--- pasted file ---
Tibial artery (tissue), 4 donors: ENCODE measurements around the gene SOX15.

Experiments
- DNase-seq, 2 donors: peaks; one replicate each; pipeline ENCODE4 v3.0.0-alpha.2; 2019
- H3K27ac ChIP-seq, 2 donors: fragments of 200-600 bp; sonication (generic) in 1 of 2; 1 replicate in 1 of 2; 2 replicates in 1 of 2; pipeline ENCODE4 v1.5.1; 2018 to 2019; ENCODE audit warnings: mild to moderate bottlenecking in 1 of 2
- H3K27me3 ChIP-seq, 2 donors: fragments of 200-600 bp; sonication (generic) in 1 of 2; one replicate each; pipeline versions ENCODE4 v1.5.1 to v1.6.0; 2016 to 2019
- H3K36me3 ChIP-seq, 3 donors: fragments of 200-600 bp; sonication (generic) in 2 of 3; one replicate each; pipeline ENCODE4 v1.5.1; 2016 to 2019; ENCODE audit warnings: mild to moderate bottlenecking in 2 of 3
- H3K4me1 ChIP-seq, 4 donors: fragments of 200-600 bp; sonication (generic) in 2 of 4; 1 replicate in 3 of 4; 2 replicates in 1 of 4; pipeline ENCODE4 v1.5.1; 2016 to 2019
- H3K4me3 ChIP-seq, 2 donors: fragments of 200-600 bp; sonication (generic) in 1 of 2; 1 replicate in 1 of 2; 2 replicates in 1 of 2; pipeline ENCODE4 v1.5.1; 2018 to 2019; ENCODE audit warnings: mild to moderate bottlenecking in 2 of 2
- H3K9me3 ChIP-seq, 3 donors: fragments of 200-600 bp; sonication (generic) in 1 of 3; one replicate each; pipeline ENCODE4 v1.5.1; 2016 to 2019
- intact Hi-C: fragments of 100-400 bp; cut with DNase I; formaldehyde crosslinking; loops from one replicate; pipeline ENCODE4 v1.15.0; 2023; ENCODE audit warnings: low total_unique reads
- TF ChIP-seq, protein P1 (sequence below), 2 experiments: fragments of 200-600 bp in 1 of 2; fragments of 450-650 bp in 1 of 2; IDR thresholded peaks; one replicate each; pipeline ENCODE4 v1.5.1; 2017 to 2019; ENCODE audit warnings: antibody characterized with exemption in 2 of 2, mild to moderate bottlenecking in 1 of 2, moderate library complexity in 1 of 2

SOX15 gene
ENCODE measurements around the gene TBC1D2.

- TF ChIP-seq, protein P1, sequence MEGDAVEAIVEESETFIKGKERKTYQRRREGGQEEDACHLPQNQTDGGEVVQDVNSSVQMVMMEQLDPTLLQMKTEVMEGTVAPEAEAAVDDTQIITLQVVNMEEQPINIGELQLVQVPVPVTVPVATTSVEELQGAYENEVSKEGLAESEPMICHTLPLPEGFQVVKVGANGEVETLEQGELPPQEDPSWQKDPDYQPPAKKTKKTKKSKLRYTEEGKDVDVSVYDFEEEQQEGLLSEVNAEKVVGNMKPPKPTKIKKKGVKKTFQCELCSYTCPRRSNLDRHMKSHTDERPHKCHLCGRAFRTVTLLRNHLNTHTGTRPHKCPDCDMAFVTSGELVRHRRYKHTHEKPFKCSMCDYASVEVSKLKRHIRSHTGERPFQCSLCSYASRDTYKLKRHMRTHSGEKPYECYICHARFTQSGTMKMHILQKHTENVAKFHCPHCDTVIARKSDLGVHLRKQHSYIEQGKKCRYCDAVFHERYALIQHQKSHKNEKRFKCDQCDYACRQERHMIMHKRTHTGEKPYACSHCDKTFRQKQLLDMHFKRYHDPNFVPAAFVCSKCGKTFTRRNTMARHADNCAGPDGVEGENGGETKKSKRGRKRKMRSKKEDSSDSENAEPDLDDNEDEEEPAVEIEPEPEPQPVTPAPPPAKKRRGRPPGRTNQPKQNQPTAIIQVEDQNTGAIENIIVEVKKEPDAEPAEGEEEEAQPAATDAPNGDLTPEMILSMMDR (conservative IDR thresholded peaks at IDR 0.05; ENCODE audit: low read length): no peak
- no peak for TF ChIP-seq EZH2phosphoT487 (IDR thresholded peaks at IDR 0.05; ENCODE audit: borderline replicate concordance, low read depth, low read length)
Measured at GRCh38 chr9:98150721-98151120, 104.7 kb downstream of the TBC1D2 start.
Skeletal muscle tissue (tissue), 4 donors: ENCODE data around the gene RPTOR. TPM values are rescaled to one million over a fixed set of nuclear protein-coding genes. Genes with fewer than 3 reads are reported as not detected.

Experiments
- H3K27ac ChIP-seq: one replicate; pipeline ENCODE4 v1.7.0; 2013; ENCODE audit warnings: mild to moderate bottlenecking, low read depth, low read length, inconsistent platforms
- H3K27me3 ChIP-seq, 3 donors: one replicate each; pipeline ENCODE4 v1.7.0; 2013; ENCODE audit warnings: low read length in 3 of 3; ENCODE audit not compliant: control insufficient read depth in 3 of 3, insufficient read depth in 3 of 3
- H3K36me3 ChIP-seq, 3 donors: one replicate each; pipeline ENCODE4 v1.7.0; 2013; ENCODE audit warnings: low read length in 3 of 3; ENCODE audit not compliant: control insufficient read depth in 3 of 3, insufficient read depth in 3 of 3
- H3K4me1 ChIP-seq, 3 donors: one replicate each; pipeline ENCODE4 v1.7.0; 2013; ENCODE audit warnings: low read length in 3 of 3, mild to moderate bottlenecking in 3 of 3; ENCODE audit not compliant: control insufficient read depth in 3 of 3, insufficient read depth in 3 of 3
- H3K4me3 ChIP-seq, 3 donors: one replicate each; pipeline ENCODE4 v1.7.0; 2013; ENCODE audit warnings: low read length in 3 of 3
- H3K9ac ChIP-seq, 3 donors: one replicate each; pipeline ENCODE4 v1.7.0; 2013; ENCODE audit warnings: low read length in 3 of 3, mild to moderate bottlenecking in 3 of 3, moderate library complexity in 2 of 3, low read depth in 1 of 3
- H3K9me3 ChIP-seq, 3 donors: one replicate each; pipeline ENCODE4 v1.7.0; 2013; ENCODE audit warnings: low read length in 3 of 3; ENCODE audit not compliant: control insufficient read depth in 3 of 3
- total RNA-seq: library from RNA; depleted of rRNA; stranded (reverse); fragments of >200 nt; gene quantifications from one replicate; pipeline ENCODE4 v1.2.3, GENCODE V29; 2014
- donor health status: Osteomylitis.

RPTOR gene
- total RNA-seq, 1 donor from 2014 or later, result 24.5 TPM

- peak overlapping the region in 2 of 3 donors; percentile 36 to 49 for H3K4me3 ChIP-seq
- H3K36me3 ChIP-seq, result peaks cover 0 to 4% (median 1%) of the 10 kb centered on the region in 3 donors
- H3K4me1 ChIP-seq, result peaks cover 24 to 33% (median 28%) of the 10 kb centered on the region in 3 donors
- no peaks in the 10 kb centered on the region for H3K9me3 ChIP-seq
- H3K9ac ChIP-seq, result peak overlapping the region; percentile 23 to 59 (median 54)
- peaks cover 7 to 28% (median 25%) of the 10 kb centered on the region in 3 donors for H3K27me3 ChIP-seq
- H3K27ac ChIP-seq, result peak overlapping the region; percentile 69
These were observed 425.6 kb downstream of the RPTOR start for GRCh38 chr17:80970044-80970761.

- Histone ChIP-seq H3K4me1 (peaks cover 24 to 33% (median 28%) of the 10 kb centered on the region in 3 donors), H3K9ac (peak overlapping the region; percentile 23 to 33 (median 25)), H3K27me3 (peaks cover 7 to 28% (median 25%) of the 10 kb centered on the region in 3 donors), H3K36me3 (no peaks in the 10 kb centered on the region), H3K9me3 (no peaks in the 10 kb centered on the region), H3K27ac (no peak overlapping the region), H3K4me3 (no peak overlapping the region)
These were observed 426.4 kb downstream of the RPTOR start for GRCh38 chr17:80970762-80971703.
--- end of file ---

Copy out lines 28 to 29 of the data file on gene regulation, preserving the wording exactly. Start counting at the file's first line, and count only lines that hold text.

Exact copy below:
RPTOR gene
- total RNA-seq, 1 donor from 2014 or later, result 24.5 TPM